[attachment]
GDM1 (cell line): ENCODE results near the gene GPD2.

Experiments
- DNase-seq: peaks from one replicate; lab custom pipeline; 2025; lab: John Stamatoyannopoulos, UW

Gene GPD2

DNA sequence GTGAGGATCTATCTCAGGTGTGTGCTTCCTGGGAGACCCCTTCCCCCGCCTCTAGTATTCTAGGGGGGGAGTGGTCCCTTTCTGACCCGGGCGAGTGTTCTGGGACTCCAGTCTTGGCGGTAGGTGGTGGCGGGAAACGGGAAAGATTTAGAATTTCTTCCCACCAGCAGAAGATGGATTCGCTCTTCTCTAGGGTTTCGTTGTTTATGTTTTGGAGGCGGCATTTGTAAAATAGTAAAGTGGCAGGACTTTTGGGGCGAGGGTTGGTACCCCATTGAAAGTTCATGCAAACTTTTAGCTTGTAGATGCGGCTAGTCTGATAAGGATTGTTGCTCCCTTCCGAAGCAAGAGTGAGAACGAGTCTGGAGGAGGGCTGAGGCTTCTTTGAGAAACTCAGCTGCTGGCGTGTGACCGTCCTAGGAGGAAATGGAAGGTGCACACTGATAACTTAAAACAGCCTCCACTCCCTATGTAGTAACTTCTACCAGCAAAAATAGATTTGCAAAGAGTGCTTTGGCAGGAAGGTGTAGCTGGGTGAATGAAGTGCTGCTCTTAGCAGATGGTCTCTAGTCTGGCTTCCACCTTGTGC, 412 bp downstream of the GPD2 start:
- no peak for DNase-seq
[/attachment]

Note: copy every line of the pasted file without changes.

GDM1 (cell line): ENCODE results near the gene GPD2.

Experiments
- DNase-seq: peaks from one replicate; lab custom pipeline; 2025; lab: John Stamatoyannopoulos, UW

Gene GPD2

DNA sequence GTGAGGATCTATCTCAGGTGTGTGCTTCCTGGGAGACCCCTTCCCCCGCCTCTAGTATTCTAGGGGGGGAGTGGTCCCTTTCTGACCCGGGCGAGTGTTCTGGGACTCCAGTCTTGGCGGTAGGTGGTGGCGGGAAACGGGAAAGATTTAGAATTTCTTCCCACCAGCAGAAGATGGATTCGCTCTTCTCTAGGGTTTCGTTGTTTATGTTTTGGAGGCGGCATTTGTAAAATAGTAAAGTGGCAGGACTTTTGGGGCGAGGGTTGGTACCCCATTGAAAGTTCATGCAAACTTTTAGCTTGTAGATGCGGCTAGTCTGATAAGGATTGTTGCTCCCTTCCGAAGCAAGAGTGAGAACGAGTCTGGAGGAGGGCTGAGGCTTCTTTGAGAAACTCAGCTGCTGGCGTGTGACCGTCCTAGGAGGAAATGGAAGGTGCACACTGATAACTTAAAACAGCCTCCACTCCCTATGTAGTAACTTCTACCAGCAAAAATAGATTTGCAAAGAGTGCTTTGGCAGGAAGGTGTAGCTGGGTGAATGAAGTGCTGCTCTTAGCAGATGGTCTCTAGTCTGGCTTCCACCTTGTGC, 412 bp downstream of the GPD2 start:
- no peak for DNase-seq